First mucosal prion vaccine
The NYU study is also the first to use a mucosal prion vaccine, given by mouth rather than through the skin, which localizes the initial immune response to the gut and mainly stimulates an antibody response, says Dr. Wisniewski. "By giving our vaccine orally, we're stimulating an immune response mainly in the digestive tract," he explains. "Thus, harmful prions in contaminated food will be destroyed in the gut and will not reach other organs in the body." Because the research was conducted in normal mice, the NYU researchers say it will be easier to apply in animals in the wild, which are at risk for developing prion disease.
Prion disease is contracted when an animal eats the body parts of other animals contaminated with prions. What makes these infectious particles unusual is that they are proteins that have the same amino acid composition as equivalent proteins occurring naturally in the body. But the prions turn deadly by changing shape. These "misfolded" proteins tend to aggregate in toxic, cell-killing clumps. As an infection takes hold, prion proteins invade brain tissue and force normal proteins to adopt their configuration. In time, the diseased animal develops dementia, loses control of its limbs, and eventually dies.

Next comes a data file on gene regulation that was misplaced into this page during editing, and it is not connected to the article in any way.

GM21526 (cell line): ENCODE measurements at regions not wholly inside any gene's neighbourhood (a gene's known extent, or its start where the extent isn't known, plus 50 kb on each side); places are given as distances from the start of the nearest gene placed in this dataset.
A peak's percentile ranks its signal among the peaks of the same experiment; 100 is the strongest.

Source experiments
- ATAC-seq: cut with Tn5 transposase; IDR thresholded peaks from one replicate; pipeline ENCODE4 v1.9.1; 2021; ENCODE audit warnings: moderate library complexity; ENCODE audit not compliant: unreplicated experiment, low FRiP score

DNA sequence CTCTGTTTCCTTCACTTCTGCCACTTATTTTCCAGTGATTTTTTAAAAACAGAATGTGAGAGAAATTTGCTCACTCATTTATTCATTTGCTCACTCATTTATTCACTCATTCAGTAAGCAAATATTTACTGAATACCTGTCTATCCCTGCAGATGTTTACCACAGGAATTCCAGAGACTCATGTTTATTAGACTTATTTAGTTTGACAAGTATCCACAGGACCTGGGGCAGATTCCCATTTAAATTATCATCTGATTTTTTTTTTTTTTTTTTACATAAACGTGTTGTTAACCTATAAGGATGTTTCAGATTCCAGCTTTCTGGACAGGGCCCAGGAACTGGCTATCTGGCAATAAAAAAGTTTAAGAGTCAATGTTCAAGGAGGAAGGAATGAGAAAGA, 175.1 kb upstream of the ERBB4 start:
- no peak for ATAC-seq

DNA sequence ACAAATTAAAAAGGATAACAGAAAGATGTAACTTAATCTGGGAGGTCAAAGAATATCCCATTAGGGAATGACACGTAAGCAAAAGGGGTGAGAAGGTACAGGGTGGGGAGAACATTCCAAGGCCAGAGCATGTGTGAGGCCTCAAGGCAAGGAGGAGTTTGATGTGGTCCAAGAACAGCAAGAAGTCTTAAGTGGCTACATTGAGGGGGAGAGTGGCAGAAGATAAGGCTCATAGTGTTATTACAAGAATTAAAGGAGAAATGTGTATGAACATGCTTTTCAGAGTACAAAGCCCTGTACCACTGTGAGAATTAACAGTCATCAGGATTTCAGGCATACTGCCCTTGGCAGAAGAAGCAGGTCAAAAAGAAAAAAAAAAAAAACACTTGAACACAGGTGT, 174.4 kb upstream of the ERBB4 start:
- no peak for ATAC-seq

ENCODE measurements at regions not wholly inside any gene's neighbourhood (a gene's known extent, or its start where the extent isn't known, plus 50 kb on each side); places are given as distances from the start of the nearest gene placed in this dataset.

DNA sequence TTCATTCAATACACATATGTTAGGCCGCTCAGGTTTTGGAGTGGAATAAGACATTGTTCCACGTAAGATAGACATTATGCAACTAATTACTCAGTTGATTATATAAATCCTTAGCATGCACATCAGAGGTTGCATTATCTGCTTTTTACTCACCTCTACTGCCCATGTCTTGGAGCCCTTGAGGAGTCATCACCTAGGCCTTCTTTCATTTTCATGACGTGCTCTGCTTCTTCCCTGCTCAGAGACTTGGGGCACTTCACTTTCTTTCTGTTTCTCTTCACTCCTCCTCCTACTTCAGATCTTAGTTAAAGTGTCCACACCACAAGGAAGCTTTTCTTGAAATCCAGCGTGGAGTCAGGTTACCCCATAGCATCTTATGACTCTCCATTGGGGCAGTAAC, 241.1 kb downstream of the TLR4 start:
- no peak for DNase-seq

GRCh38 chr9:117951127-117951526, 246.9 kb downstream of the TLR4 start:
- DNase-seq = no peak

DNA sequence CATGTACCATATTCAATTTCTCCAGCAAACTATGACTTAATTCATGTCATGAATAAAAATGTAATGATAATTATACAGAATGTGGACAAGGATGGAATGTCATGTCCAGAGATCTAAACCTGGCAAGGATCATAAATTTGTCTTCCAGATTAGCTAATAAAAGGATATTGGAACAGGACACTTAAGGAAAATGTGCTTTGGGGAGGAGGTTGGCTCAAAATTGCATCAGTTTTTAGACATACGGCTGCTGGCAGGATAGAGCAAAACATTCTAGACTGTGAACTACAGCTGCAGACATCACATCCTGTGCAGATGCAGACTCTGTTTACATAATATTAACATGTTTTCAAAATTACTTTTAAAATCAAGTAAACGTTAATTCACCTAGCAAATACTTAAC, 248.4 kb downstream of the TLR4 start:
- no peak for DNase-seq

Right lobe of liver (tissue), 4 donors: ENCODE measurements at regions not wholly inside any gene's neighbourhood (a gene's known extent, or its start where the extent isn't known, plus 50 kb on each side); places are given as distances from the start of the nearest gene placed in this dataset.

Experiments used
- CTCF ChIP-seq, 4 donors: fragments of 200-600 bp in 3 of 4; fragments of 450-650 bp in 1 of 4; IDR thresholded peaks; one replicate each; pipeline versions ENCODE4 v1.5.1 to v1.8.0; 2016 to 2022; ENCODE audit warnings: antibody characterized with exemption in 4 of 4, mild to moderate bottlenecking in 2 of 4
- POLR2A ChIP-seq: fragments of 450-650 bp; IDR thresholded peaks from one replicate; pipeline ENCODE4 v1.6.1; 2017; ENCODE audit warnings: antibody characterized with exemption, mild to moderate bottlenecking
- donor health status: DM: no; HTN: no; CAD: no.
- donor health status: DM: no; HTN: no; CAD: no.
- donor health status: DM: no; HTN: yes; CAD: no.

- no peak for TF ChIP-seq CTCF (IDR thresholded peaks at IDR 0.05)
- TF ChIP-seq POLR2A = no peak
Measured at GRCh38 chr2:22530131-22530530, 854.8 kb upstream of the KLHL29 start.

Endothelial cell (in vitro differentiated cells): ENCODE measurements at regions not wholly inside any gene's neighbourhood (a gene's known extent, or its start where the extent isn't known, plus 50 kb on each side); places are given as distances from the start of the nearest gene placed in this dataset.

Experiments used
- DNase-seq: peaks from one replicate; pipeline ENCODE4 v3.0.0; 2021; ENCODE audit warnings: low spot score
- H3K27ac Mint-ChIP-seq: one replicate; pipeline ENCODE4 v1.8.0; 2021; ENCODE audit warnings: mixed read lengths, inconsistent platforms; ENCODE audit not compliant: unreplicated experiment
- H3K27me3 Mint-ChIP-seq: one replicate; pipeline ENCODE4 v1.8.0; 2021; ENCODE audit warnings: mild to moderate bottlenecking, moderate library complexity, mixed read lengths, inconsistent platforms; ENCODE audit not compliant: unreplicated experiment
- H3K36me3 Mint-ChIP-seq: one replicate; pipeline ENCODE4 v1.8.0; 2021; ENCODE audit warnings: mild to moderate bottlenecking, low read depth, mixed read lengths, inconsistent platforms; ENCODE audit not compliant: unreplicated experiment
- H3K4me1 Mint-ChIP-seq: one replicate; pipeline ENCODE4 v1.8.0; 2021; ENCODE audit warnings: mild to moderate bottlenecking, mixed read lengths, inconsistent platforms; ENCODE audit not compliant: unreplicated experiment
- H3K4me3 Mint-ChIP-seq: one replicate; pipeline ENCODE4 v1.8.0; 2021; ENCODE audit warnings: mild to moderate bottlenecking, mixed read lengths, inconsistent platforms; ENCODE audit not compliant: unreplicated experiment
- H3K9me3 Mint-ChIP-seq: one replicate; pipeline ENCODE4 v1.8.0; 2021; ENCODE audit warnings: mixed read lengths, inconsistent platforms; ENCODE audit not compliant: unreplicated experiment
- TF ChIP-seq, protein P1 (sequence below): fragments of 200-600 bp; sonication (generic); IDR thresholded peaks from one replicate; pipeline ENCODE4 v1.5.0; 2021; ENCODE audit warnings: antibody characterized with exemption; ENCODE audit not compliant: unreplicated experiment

There are no treatments for prion-related diseases, and prions can easily infect the body because they do not elicit any immune response.
To create a vaccine that could rally the immune system of mice, the NYU researchers designed a vaccine in which scrapie prions were attached to a genetically modified strain of Salmonella. This bacterium is also used in several animal vaccines and in human vaccines for cholera and ty
Source:NYU Medical Center